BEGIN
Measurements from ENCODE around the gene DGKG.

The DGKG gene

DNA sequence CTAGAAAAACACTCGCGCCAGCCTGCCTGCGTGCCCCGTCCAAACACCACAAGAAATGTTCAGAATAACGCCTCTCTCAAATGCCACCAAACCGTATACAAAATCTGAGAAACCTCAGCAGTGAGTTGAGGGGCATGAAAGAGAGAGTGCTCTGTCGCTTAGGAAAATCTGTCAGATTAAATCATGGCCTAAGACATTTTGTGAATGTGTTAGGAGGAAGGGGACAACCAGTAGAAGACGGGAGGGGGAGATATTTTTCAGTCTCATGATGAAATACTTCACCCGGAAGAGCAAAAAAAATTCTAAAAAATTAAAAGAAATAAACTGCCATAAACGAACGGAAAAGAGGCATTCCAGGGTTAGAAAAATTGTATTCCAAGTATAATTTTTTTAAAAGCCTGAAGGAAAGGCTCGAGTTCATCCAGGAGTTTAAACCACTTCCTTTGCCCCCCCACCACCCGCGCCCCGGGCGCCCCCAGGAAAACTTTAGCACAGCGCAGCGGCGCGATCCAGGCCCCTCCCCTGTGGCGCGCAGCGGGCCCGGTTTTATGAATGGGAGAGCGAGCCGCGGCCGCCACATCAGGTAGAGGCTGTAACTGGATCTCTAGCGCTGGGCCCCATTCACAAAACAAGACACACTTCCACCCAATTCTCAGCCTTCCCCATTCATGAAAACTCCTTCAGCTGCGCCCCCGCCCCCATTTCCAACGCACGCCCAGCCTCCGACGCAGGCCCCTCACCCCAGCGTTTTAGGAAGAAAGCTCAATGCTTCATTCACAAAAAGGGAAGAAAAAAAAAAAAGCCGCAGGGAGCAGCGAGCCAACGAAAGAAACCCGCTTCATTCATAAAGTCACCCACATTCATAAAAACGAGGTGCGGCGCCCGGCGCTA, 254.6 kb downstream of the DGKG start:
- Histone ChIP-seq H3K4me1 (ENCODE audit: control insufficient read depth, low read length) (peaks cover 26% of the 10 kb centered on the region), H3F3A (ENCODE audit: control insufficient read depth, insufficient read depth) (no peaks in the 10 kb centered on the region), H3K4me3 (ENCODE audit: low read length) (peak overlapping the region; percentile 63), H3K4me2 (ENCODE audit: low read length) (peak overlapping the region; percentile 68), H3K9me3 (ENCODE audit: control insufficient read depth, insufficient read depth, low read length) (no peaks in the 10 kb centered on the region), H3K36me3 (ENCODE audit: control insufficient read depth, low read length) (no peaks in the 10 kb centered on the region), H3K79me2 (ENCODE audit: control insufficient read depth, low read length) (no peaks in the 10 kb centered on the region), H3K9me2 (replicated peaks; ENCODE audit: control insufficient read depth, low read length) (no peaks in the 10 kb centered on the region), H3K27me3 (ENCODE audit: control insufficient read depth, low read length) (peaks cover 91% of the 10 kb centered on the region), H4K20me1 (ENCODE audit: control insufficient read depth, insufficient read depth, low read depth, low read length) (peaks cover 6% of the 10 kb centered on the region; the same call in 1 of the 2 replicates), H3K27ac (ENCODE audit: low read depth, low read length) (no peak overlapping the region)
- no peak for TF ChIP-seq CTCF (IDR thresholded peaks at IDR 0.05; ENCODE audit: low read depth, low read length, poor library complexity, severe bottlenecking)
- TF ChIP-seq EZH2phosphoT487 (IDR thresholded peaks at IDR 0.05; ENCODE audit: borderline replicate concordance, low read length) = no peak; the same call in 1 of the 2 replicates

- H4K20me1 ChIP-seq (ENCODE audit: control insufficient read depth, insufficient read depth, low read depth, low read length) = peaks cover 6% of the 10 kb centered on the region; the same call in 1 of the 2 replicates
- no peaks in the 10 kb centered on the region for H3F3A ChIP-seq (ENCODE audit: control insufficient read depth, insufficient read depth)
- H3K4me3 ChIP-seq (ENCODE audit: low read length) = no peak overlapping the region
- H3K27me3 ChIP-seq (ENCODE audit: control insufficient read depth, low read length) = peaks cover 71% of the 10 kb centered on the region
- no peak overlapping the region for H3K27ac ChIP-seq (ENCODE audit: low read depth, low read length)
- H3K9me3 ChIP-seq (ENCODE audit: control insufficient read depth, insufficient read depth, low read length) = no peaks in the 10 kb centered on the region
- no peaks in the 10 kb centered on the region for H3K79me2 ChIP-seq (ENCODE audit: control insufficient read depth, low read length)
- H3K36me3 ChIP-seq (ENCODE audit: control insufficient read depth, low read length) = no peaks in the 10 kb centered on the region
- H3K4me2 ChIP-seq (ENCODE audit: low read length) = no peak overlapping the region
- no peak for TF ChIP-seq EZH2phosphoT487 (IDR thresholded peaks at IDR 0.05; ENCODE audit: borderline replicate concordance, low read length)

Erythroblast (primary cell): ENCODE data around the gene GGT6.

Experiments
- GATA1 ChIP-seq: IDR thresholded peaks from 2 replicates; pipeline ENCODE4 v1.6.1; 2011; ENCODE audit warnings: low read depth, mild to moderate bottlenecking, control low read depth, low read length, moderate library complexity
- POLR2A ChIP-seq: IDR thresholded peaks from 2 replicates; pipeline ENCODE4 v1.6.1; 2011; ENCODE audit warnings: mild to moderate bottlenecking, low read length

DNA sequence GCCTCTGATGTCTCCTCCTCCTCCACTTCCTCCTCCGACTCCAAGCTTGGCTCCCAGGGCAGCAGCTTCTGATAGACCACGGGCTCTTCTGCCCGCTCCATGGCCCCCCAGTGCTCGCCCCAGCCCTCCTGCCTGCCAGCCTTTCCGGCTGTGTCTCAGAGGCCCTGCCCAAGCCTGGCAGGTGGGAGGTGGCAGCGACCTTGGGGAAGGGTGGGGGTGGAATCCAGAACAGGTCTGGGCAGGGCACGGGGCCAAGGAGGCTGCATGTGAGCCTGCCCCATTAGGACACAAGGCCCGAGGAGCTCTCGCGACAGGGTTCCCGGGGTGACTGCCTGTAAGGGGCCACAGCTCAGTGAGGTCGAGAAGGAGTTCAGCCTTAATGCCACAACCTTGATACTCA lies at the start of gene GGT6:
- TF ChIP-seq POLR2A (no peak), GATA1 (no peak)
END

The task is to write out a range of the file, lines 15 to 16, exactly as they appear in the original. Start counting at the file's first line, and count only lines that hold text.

- H3K4me2 ChIP-seq (ENCODE audit: low read length) = no peak overlapping the region
- no peak for TF ChIP-seq EZH2phosphoT487 (IDR thresholded peaks at IDR 0.05; ENCODE audit: borderline replicate concordance, low read length)